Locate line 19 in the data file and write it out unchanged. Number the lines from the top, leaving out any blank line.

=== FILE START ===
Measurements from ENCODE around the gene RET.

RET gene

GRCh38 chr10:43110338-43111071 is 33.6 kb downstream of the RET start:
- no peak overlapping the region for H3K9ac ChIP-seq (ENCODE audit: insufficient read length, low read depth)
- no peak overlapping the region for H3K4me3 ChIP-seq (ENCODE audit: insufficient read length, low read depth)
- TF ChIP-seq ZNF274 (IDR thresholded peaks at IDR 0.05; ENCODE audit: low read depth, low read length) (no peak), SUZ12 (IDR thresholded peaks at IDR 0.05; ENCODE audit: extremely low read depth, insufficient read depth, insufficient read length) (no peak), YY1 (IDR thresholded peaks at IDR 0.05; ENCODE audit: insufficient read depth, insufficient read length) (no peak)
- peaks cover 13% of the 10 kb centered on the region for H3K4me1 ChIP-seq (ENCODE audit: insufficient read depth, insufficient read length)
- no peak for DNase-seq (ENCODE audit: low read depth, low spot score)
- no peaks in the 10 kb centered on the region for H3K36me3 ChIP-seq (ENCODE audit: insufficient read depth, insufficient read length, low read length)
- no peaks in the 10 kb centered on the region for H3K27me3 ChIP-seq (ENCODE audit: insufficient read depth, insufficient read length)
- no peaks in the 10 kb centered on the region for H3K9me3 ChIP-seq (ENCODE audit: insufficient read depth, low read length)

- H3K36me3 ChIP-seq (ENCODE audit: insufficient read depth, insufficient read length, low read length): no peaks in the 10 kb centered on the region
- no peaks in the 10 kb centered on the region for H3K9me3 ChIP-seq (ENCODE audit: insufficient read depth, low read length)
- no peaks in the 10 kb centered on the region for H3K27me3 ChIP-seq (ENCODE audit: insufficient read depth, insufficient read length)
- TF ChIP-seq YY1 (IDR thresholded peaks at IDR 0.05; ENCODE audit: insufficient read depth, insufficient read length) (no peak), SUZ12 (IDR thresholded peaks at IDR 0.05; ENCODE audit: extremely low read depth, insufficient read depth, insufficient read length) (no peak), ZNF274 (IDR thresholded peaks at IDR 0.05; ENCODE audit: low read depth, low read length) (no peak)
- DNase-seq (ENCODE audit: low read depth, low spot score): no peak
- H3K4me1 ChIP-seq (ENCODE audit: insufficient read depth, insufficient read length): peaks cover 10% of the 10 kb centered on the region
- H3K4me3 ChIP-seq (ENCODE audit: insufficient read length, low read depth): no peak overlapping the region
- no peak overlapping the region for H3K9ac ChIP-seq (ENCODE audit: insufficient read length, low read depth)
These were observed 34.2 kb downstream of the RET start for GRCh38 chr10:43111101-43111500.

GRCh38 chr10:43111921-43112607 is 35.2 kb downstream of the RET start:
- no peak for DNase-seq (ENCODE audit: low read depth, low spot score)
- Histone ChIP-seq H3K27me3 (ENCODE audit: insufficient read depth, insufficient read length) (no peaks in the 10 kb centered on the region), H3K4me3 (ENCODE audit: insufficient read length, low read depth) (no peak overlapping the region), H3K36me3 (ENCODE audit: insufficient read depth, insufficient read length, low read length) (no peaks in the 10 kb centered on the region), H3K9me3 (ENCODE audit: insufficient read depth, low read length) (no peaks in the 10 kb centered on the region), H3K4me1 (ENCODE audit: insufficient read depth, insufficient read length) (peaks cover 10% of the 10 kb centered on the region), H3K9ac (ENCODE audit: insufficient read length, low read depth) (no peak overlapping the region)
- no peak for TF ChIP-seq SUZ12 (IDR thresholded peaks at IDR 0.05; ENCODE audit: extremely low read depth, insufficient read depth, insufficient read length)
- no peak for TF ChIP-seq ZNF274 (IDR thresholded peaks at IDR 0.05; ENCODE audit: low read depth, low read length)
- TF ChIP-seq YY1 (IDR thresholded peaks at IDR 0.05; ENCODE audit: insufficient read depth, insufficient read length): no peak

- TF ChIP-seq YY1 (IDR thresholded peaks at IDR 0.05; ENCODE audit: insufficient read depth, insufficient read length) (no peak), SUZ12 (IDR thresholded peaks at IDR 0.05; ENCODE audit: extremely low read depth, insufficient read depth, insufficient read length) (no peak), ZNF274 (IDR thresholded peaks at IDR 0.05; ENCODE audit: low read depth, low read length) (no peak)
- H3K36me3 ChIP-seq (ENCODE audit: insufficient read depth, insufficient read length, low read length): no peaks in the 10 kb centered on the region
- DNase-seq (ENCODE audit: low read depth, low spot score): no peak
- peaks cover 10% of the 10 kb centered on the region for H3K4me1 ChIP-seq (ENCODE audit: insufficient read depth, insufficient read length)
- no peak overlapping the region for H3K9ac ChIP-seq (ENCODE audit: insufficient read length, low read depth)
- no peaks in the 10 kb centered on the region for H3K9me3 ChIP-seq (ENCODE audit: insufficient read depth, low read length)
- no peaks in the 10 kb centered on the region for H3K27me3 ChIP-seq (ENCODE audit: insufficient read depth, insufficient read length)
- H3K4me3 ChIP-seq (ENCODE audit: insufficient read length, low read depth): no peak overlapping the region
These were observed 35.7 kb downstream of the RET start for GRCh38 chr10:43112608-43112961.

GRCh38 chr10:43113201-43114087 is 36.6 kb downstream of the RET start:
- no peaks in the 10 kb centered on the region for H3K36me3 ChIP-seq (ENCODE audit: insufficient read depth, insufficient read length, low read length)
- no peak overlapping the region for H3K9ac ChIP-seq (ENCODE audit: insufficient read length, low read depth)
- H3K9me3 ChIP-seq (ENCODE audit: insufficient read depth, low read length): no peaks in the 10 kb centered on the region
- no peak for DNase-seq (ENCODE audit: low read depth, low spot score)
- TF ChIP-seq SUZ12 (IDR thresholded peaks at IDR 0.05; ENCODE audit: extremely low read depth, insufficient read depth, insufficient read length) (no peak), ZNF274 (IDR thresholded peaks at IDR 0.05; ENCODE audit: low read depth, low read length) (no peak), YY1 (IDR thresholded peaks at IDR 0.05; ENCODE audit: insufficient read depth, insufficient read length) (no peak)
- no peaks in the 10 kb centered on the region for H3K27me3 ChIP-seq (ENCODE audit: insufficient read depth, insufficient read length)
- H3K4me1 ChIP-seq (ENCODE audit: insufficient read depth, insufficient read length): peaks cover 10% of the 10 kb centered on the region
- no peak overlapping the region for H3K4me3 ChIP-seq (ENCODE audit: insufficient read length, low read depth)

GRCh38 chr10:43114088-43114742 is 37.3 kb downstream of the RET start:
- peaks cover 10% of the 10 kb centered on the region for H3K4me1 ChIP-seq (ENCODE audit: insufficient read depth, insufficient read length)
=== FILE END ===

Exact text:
- no peak overlapping the region for H3K9ac ChIP-seq (ENCODE audit: insufficient read length, low read depth)